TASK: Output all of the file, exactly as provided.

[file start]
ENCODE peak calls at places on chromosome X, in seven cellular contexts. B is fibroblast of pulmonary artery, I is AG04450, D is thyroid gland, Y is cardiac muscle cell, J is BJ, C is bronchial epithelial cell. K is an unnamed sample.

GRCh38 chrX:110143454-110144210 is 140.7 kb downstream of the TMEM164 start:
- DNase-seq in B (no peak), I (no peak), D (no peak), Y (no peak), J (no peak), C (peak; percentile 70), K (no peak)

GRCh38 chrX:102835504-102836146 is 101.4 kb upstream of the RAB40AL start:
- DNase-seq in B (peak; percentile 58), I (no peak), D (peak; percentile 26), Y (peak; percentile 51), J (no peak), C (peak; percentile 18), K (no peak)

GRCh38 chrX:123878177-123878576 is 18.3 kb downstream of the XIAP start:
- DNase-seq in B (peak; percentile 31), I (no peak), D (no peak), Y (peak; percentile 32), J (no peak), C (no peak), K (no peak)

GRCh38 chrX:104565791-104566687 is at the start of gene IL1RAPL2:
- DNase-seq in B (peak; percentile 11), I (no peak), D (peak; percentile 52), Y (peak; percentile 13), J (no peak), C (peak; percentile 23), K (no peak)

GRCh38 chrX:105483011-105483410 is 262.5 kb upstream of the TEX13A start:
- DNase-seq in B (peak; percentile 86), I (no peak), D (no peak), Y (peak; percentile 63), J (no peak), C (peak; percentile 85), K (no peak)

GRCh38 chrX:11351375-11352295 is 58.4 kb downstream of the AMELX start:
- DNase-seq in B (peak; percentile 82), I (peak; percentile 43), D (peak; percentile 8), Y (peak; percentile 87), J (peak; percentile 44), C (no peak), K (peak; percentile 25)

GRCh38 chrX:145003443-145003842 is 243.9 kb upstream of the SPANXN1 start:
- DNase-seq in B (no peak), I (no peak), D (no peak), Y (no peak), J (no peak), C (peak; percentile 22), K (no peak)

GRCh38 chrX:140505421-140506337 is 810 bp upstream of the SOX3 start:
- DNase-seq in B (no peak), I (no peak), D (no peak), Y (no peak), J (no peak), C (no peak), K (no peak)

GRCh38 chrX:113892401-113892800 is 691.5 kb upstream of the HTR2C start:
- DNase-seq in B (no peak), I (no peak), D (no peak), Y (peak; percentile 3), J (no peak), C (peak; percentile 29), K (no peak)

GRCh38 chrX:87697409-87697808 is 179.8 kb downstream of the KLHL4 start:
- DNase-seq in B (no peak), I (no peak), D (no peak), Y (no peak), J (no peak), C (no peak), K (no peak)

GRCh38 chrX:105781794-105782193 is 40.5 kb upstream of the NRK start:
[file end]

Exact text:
ENCODE peak calls at places on chromosome X, in seven cellular contexts. B is fibroblast of pulmonary artery, I is AG04450, D is thyroid gland, Y is cardiac muscle cell, J is BJ, C is bronchial epithelial cell. K is an unnamed sample.

GRCh38 chrX:110143454-110144210 is 140.7 kb downstream of the TMEM164 start:
- DNase-seq in B (no peak), I (no peak), D (no peak), Y (no peak), J (no peak), C (peak; percentile 70), K (no peak)

GRCh38 chrX:102835504-102836146 is 101.4 kb upstream of the RAB40AL start:
- DNase-seq in B (peak; percentile 58), I (no peak), D (peak; percentile 26), Y (peak; percentile 51), J (no peak), C (peak; percentile 18), K (no peak)

GRCh38 chrX:123878177-123878576 is 18.3 kb downstream of the XIAP start:
- DNase-seq in B (peak; percentile 31), I (no peak), D (no peak), Y (peak; percentile 32), J (no peak), C (no peak), K (no peak)

GRCh38 chrX:104565791-104566687 is at the start of gene IL1RAPL2:
- DNase-seq in B (peak; percentile 11), I (no peak), D (peak; percentile 52), Y (peak; percentile 13), J (no peak), C (peak; percentile 23), K (no peak)

GRCh38 chrX:105483011-105483410 is 262.5 kb upstream of the TEX13A start:
- DNase-seq in B (peak; percentile 86), I (no peak), D (no peak), Y (peak; percentile 63), J (no peak), C (peak; percentile 85), K (no peak)

GRCh38 chrX:11351375-11352295 is 58.4 kb downstream of the AMELX start:
- DNase-seq in B (peak; percentile 82), I (peak; percentile 43), D (peak; percentile 8), Y (peak; percentile 87), J (peak; percentile 44), C (no peak), K (peak; percentile 25)

GRCh38 chrX:145003443-145003842 is 243.9 kb upstream of the SPANXN1 start:
- DNase-seq in B (no peak), I (no peak), D (no peak), Y (no peak), J (no peak), C (peak; percentile 22), K (no peak)

GRCh38 chrX:140505421-140506337 is 810 bp upstream of the SOX3 start:
- DNase-seq in B (no peak), I (no peak), D (no peak), Y (no peak), J (no peak), C (no peak), K (no peak)

GRCh38 chrX:113892401-113892800 is 691.5 kb upstream of the HTR2C start:
- DNase-seq in B (no peak), I (no peak), D (no peak), Y (peak; percentile 3), J (no peak), C (peak; percentile 29), K (no peak)

GRCh38 chrX:87697409-87697808 is 179.8 kb downstream of the KLHL4 start:
- DNase-seq in B (no peak), I (no peak), D (no peak), Y (no peak), J (no peak), C (no peak), K (no peak)

GRCh38 chrX:105781794-105782193 is 40.5 kb upstream of the NRK start: